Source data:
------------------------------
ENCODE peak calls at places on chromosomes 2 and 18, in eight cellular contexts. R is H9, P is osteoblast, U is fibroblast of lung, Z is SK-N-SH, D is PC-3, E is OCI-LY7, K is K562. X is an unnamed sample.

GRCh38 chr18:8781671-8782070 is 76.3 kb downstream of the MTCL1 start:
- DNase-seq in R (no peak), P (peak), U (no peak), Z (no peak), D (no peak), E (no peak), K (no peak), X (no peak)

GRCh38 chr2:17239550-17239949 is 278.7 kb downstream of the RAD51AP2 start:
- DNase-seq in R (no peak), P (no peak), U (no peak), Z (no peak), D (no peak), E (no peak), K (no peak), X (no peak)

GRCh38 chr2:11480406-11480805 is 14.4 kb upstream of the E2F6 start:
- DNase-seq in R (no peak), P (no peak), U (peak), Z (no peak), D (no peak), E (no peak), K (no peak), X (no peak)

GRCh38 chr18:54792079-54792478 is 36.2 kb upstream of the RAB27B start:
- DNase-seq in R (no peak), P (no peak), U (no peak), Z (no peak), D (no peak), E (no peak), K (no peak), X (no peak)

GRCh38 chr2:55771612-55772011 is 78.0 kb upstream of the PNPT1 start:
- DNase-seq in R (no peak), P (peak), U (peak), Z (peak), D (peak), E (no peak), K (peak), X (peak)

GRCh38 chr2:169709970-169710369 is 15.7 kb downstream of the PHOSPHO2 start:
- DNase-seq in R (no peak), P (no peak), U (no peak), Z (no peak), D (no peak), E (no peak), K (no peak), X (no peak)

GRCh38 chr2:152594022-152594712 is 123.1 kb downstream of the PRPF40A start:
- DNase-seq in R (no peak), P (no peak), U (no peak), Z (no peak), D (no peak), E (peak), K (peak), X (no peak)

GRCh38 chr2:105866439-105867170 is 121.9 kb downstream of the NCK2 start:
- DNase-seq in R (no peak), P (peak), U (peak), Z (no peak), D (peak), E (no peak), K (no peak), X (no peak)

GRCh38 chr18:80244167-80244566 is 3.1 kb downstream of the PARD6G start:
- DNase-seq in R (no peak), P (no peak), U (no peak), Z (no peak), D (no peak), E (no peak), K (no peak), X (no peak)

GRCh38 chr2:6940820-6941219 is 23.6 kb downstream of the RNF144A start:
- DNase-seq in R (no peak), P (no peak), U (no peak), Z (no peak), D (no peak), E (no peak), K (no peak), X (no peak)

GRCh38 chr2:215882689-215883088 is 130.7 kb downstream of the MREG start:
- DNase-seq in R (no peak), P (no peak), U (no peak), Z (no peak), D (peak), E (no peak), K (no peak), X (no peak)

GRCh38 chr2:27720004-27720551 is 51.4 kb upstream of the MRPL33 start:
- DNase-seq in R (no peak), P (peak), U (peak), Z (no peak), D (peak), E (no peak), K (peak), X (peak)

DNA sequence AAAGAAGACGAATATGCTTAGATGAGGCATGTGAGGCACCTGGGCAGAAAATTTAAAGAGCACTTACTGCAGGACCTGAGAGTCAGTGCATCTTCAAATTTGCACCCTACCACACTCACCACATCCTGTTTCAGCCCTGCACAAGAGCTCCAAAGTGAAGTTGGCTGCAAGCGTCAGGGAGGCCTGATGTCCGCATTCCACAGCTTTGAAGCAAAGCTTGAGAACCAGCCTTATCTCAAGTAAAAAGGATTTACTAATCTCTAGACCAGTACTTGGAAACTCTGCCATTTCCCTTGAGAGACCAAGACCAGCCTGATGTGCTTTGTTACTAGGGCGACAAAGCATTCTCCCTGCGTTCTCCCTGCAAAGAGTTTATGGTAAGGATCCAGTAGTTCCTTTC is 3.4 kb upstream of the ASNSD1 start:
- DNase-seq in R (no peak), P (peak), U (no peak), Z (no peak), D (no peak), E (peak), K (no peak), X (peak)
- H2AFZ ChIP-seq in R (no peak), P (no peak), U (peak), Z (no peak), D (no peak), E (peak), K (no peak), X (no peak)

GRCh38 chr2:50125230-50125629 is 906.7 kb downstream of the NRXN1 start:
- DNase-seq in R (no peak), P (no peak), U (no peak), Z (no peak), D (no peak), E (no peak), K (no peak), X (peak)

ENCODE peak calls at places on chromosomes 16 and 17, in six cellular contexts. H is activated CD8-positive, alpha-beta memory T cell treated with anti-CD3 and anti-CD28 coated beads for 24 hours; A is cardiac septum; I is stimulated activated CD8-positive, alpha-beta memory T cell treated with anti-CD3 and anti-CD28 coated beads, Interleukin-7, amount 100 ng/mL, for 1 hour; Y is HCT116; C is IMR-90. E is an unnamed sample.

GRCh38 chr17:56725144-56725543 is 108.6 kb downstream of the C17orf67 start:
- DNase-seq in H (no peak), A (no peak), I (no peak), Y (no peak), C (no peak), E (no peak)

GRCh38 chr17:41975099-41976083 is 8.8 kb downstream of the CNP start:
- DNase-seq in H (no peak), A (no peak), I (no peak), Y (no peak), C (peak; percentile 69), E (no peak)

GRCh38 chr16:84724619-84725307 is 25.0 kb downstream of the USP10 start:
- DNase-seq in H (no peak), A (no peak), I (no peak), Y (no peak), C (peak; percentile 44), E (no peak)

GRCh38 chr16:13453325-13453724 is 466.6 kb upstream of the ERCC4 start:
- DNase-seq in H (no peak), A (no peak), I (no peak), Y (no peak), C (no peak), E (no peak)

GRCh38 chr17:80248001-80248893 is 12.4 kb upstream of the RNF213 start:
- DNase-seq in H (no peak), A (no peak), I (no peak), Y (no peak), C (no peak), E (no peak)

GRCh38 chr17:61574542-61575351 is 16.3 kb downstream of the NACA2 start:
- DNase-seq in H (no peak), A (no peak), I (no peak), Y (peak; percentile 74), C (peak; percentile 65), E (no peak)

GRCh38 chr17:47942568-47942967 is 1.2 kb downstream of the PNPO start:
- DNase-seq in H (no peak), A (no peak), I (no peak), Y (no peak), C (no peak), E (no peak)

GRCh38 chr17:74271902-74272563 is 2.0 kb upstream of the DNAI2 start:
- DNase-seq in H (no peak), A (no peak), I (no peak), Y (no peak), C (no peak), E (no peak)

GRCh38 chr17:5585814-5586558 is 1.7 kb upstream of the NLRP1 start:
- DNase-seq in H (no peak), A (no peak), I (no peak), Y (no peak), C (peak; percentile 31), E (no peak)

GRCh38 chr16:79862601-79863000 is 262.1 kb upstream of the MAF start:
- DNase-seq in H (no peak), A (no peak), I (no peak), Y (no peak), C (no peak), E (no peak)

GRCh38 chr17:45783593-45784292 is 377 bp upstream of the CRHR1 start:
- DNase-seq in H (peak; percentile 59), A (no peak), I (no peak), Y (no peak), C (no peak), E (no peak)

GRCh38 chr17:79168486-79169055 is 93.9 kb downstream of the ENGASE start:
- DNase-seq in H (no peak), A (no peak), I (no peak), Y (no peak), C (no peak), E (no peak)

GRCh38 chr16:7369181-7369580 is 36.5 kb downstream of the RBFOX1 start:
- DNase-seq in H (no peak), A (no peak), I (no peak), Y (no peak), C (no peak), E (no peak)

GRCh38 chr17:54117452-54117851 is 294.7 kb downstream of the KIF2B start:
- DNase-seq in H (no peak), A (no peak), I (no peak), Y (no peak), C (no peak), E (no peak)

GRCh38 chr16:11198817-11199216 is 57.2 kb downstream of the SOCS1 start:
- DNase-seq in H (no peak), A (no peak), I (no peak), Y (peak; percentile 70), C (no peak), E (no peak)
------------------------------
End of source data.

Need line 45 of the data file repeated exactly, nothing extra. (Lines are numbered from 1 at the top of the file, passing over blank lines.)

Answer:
- DNase-seq in H (no peak), A (no peak), I (no peak), Y (no peak), C (no peak), E (no peak)